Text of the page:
This must be made clear: Managers May Lead, but Leaders Must Manage
The term Manager has rapidly lost its luster, within only a few decades after Peter Drucker celebrated its productive impact on society in his voluminous writings and insightful teaching. ‘Leader’ and ‘Coach’ have displaced it in common parlance — and although I believe that is unfortunate, it reveals certain, new, truths in the world of organized work.
People are assigned the responsibility to generate certain results within an organization. Authority is granted alongside it — explicitly or implicitly. The productive result of coordinated action among a group of people that exceeds the sum of what those individuals would have generated on their own, is what a manager does.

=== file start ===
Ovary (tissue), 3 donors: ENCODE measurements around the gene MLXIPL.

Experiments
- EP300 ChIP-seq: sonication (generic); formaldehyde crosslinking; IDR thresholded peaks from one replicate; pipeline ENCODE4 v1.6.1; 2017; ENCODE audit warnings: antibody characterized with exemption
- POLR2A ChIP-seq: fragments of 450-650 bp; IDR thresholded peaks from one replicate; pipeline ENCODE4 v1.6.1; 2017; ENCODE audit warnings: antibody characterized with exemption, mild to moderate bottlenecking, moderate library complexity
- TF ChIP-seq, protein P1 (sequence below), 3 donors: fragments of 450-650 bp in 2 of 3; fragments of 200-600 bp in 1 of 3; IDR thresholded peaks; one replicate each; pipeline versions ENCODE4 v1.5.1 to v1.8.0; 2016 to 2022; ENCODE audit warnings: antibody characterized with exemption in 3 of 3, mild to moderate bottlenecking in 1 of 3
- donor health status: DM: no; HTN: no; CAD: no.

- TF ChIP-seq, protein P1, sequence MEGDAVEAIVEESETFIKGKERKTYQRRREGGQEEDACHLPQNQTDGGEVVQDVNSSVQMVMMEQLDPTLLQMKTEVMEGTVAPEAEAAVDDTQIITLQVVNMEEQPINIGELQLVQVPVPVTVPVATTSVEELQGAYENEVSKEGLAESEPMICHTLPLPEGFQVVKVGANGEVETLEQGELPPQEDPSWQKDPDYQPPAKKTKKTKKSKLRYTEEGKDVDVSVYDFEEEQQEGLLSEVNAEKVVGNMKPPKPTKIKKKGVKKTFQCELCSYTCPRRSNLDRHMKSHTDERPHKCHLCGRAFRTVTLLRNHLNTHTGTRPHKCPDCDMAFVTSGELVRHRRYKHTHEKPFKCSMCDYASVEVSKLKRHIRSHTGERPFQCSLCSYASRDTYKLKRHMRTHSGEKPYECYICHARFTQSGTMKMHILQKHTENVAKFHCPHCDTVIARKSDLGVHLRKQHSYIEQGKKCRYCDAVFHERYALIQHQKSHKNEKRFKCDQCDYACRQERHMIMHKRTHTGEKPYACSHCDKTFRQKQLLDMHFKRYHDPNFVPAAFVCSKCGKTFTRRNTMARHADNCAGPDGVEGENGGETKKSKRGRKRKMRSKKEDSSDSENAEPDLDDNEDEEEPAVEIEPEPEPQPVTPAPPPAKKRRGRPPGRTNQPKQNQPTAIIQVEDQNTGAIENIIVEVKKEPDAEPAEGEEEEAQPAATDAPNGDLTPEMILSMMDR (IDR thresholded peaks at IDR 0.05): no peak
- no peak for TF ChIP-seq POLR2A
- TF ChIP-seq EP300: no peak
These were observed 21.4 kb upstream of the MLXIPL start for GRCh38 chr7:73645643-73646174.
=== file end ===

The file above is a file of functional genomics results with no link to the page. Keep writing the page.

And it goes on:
Now when a manager inspires a direct report to see new possibilities within themselves, or by their example prompts others to emulate her we may say that a manager is in fact leading. And when a manager assists a member of staff in overcoming that which may be gating their personal progress we may say that a manager is coaching. But a manager is paid to manage. Leading and coaching are bonus territory.
The leader of the enterprise – the person who has imagined a better future for the business and who has drawn the free assent of those who choose to follow, must manage the complex array of people and action that are necessary to bring about results. Leaders get paid to generate a new reality. It takes managing to make it happen.
No matter the evolving vocabulary of organizations and the work within them, there’s an abiding truth worth holding onto: a manager may lead; a leader must manage.